Perhaps the most impactful outcome of advancing and unifying the indivisible links is how it expands product and service possibilities. No longer is product strategy a marketing and engineering result. All links must be involved.
In the chain-link analogy, the manner the indivisible strategy links connect is the business model. Also, recognize that changing the business model will change the strategy links and their unison.
You’ll also find transformations cause shifts in all indivisible strategies. For example, digitalization may affect product lines, sales, and operations. Such a change nearly always requires new alignment. But equally important, it also enables new synergies.
Pivots and Business Models
Product line pivots also create major changes that affect a business unit’s strategy chain. That’s because a pivot is more than an addition to the system. It’s a change to the product line system‘s basic archetype. For example, when a product line team shifts their line’s source of leverage from design to service-centric, they change the line’s archetype.
A product line pivot always demands changes across strategies. The full change enables alignment and synergy. It’s also why product line archetype changes go hand-in-hand with creating new business models.
Knowing where to focus is critical to any strategy. But the focus must be more than seeing and recognizing the focal point. It demands a deliberate and intense focus. Recognize also that each indivisible strategy needs such focus. Companies gain intense focus through organizational structure, skills, abilities, processes, and practices.
Product Line Systems
It’s fair to use systems thinking to reinforce Martin’s indivisibility notion. Each indivisible strategy is a system. Don’t think of this as a mechanical system with defined, well-understood parts. In business, it’s more like a complex organic system where parts morph, strengthen and weaken, get created, and die off. If you divide a system too far, performance will decline. And if you try to manage the system at too high a level, you’ll lose influence over parts and forces that determine success.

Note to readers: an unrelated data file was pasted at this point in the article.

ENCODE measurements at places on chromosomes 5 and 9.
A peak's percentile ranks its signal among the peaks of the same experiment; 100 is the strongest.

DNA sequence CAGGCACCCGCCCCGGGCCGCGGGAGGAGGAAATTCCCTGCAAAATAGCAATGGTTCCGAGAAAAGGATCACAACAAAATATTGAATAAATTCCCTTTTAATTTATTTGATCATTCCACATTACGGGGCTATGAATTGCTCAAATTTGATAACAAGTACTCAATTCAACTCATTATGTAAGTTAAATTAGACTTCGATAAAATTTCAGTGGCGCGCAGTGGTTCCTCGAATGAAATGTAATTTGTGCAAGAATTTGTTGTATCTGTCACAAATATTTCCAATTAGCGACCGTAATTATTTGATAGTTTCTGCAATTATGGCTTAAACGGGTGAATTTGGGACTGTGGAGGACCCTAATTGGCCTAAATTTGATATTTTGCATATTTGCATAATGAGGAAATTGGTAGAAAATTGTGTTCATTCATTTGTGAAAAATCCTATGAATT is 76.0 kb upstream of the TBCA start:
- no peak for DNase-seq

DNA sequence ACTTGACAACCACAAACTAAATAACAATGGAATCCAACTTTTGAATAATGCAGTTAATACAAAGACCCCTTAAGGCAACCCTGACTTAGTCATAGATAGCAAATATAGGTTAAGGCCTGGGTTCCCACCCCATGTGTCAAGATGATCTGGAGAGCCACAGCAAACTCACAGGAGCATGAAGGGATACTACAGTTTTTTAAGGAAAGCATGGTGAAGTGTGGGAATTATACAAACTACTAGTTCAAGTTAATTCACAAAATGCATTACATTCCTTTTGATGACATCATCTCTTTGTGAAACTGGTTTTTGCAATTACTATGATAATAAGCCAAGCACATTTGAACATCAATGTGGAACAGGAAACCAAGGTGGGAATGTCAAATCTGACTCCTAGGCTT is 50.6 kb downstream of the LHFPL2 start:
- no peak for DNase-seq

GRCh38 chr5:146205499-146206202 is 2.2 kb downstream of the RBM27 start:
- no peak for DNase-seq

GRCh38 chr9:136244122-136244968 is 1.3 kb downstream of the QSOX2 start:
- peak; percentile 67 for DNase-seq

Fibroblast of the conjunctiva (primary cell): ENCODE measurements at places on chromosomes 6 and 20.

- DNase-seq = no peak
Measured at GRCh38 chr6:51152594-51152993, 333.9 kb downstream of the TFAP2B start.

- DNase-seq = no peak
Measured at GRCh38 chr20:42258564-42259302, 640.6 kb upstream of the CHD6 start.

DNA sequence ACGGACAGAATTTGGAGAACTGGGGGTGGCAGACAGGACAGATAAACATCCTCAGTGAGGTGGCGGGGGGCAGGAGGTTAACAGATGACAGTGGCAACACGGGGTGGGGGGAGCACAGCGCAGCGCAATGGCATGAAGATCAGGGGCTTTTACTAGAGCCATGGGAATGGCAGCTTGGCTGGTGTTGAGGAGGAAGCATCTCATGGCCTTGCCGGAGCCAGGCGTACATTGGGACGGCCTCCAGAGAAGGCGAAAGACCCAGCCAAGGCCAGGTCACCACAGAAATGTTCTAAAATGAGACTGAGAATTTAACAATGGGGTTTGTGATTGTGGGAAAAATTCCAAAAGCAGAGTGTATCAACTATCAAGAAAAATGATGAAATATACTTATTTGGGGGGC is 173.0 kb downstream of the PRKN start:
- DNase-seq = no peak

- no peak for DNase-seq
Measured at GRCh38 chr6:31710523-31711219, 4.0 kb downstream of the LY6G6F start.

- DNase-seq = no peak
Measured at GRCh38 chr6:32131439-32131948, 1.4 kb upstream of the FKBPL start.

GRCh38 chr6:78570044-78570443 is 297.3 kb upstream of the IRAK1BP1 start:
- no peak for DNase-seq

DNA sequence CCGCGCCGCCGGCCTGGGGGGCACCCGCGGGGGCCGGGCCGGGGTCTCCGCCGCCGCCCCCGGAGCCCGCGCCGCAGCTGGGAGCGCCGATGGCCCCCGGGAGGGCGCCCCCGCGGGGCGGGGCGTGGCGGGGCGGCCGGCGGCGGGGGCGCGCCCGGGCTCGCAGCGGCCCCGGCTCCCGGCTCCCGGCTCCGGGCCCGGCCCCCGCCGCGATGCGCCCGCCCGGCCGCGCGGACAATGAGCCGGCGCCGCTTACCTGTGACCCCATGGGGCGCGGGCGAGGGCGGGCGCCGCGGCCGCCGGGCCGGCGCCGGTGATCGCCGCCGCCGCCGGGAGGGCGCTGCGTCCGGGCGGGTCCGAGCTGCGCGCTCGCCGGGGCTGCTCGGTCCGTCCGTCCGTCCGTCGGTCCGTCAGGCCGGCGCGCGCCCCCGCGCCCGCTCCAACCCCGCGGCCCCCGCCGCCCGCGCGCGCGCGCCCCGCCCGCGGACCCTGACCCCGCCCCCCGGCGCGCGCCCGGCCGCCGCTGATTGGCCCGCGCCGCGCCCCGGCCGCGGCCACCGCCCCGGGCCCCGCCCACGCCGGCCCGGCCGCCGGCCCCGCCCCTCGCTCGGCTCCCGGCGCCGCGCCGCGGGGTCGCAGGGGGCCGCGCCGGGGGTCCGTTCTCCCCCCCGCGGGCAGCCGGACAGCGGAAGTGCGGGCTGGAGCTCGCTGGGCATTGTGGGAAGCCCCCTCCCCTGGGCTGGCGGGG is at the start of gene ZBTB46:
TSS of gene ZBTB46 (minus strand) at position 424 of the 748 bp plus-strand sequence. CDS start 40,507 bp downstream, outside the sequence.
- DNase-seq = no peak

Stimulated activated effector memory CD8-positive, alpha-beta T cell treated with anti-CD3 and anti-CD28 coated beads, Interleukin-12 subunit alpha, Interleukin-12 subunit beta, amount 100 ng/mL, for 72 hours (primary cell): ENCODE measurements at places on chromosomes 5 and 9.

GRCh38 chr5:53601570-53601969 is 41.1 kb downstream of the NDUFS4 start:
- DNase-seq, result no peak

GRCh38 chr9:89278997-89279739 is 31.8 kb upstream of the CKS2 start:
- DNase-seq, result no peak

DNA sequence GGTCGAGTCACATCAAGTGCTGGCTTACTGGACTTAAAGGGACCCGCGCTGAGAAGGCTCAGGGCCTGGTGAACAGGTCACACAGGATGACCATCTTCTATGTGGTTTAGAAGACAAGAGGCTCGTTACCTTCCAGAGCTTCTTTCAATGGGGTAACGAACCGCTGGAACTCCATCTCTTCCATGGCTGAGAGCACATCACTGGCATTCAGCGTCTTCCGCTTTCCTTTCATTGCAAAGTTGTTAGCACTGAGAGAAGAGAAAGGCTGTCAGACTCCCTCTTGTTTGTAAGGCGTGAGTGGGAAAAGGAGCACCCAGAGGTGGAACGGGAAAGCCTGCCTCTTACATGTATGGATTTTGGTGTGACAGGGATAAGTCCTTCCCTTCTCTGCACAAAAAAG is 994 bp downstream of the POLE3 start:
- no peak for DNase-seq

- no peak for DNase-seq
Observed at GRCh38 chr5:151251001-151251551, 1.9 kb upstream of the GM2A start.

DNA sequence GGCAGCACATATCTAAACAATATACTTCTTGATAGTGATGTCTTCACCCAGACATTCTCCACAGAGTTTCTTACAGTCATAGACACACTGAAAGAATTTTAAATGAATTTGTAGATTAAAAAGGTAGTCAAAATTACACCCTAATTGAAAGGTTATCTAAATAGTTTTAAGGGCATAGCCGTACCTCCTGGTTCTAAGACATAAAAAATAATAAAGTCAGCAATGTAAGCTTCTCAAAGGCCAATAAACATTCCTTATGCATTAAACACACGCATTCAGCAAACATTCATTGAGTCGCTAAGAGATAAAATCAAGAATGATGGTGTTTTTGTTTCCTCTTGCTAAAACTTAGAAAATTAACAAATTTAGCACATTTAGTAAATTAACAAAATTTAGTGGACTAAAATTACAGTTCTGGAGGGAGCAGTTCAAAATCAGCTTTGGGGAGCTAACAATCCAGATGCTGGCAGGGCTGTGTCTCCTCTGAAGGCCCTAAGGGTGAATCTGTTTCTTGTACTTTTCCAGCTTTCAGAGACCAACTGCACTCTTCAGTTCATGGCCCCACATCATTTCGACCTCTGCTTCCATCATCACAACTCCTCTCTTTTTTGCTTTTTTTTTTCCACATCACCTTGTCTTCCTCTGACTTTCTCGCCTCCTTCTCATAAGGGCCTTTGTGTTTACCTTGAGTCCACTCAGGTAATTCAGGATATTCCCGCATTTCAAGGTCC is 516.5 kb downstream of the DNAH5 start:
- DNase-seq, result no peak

In all systems, organic or not, there are a limited few parts that dominate or influence the whole. These limited few parts will control the indivisible system’s output, which means an intense focus on these few parts will yield the greatest bang for the buck. This principle is like saying 10% of the system’s parts will determine 90% of its performance.
The 10% principle is also the foundation of strategy. Each indivisible strategy has its own 10%. Strategy formation is about deciding the indivisible strategies, finding each strategy’s 10%, and creating an intense focus on these few parts.
For business units, the strategy job is to choose the indivisible strategies and to enable their alignment and synergy. For product line strategy, the job is to decide “where to play” and “how to play,” and to spot the key parts on which to focus intensely.
Want to learn more about product line strategy and driving performance? Please contact us, we’d be delighted to share our tools and approaches.
- Strategist, writer, and teacher Roger Martin lays out the simple yet powerful “Where to Play and How to Win” framework is laid in his book of the same name. Find it HERE.
Roger Martin’s blog and Medium article: Corporate versus Business Unit Strategy: The Art of Integration